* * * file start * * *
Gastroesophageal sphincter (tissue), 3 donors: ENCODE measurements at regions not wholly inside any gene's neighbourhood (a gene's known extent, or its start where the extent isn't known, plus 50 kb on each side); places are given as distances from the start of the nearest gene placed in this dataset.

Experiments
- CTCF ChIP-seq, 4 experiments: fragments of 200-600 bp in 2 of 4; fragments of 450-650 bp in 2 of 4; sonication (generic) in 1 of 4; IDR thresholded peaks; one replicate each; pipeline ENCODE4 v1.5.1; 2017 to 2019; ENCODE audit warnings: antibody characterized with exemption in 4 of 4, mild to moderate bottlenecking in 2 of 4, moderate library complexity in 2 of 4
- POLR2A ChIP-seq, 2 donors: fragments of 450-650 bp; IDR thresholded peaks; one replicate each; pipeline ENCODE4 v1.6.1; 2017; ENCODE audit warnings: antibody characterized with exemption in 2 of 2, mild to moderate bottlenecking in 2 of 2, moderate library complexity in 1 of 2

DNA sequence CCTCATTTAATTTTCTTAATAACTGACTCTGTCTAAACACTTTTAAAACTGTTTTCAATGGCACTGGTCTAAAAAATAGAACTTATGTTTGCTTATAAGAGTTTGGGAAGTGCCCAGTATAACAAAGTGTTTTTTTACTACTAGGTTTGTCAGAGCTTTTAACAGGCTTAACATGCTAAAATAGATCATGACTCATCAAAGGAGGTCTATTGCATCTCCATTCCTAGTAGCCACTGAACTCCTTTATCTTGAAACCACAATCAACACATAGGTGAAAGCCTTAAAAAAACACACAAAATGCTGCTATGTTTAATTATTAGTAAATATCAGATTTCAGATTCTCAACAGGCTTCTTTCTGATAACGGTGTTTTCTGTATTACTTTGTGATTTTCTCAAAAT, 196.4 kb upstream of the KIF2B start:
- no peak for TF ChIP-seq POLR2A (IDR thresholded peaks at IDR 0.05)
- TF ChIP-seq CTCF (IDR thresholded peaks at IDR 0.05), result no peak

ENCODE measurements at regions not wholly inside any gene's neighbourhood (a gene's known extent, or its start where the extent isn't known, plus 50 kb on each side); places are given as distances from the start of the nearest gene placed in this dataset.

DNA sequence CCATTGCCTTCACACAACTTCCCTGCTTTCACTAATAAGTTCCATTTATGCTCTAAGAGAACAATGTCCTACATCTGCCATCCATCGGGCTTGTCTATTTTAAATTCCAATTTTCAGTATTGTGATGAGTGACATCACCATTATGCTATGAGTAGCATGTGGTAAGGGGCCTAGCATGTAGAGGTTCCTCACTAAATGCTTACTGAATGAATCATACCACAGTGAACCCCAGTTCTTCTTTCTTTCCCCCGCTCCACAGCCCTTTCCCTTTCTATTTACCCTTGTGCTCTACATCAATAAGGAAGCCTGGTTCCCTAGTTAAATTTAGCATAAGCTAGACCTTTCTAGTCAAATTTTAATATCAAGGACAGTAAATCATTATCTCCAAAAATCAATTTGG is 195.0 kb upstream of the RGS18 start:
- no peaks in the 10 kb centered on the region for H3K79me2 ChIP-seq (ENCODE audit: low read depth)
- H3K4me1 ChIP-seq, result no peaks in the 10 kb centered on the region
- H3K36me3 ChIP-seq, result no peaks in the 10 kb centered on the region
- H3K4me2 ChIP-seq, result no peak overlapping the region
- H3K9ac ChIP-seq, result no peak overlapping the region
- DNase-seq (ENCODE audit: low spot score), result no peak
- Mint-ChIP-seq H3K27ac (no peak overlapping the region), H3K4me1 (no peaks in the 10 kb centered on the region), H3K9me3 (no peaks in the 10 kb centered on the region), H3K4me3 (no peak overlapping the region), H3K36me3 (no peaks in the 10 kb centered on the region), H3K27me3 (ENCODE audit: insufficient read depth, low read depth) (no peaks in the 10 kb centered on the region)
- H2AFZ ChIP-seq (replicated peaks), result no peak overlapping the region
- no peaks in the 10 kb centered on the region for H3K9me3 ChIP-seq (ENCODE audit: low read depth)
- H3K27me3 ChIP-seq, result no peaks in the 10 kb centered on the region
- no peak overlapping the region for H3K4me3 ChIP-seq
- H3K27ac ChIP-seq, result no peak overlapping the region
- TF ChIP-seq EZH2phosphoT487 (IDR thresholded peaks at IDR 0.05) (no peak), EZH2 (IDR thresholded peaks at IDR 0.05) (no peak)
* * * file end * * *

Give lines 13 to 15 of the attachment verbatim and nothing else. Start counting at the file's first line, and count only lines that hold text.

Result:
- H3K4me2 ChIP-seq, result no peak overlapping the region
- H3K9ac ChIP-seq, result no peak overlapping the region
- DNase-seq (ENCODE audit: low spot score), result no peak